“The existence of the state is very important to Isis’s global ideological appeal,” said JM Berger, author of Isis: The State of Terror. “Eliminating the state would likely undercut a lot of Isis recruitment and that of some of its branches in other regions.”
The Paris attacks and the bombing of a Russian passenger jet in Sinai came as that territorial expansion stalled and in some places reversed, in the face of pressure from a diverse range of enemies, from Kurdish militias backed by US bombs to Syrian troops with Russian support.
The killings might have been intended as a show of strength, a new recruiting tool for those drawn to horror, or a demonstration that Isis has the ability to punish countries trying to dismantle its rule of terror – even as it puts its “caliphate” in some jeopardy.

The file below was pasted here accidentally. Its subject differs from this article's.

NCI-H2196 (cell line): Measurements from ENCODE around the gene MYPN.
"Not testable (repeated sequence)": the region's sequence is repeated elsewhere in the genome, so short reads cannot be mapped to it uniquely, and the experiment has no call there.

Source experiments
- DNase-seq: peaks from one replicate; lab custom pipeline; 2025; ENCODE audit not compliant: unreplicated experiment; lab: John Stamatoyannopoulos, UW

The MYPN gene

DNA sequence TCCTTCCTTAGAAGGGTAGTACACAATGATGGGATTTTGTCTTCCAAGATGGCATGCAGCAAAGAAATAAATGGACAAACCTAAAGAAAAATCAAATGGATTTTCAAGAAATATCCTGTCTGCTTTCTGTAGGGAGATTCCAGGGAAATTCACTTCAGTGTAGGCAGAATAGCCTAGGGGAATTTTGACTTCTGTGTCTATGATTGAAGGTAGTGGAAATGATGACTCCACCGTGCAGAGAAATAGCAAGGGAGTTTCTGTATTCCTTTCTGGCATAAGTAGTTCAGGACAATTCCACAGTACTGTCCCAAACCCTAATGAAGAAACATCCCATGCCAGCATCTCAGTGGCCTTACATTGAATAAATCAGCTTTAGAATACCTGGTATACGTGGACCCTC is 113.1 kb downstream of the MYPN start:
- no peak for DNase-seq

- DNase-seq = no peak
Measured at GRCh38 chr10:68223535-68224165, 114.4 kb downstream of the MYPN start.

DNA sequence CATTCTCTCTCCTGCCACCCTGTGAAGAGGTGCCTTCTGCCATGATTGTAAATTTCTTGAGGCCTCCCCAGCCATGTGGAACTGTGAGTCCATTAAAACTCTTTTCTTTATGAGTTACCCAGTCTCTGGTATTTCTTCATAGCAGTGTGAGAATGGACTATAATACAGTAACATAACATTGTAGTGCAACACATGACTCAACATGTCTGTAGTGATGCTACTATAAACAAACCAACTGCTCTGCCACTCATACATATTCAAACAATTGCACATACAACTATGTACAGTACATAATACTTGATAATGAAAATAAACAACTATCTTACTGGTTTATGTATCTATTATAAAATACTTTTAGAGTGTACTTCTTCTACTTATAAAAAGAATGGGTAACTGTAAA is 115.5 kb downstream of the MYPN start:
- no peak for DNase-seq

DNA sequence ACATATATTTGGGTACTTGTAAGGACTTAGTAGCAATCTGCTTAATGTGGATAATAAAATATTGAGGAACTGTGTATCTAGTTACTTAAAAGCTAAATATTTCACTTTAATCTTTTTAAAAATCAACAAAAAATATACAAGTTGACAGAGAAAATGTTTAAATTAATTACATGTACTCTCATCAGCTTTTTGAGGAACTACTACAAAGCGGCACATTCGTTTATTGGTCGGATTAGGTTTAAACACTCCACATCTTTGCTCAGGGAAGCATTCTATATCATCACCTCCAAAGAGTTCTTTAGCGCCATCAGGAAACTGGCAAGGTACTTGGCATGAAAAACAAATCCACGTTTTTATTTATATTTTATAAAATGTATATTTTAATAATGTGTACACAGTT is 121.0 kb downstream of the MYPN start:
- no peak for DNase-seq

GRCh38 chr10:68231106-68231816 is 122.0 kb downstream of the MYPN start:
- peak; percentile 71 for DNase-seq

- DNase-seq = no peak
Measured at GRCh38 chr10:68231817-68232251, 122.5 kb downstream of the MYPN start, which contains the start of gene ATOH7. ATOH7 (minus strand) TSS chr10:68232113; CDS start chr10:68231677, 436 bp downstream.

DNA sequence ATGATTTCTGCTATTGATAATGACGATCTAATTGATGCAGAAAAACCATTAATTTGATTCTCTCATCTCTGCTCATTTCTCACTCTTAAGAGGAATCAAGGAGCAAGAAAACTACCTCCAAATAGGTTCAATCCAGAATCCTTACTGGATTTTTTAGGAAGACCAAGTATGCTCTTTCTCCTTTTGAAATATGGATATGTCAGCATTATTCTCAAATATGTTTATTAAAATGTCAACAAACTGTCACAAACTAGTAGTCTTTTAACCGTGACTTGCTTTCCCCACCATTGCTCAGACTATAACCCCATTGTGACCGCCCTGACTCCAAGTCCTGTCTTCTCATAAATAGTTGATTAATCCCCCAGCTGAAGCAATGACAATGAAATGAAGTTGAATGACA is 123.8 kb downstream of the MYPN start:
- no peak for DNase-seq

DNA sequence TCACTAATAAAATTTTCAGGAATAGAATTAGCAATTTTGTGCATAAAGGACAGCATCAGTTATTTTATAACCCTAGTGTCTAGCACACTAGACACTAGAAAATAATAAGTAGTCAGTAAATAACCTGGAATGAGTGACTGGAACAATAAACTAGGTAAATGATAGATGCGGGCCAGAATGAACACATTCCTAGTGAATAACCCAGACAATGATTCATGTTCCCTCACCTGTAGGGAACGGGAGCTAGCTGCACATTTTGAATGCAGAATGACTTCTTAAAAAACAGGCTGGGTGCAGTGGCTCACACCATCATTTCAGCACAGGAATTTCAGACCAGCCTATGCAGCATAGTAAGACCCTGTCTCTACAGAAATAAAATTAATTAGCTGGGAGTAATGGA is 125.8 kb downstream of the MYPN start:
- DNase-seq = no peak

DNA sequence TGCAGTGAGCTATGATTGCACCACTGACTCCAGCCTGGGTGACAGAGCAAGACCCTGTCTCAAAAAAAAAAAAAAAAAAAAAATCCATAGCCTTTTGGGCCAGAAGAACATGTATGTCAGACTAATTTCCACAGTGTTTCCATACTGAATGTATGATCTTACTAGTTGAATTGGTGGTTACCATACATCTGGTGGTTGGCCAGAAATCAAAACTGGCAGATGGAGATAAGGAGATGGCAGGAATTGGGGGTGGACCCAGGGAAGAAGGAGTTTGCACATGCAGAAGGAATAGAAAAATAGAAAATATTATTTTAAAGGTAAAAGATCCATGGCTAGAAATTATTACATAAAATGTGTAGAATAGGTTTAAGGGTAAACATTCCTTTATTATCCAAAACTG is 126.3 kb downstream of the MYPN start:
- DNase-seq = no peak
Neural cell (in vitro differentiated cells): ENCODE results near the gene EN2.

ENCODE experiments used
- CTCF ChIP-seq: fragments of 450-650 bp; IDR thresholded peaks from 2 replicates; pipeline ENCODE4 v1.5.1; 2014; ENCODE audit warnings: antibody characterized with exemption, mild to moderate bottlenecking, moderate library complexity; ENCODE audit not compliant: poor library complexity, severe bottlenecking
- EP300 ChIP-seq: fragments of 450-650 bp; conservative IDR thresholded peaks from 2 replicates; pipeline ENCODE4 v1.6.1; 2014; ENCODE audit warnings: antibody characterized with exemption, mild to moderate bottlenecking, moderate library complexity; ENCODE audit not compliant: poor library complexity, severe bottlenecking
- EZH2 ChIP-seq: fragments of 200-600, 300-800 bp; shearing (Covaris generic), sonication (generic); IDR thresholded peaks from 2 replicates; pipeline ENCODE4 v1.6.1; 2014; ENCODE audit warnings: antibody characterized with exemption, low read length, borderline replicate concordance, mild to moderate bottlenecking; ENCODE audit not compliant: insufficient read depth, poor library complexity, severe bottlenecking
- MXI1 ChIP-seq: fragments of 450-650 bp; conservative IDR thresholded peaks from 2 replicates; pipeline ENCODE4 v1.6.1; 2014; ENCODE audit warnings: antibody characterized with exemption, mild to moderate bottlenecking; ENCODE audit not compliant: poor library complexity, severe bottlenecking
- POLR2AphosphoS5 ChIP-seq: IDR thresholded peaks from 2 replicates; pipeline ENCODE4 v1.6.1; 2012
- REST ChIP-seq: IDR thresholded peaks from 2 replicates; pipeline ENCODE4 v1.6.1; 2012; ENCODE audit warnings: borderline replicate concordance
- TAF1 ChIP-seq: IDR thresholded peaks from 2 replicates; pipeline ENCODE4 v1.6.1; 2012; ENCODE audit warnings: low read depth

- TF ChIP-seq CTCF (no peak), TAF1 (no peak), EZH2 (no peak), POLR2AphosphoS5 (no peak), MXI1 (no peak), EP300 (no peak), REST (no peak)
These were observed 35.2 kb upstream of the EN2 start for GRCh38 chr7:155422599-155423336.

The group’s leaders would have known that if the Paris attackers’ plans succeeded, that would bring a greater focus and ferocity to airstrikes and would be likely to increase the flow of weapons and other support to groups that are fighting Isis on the ground.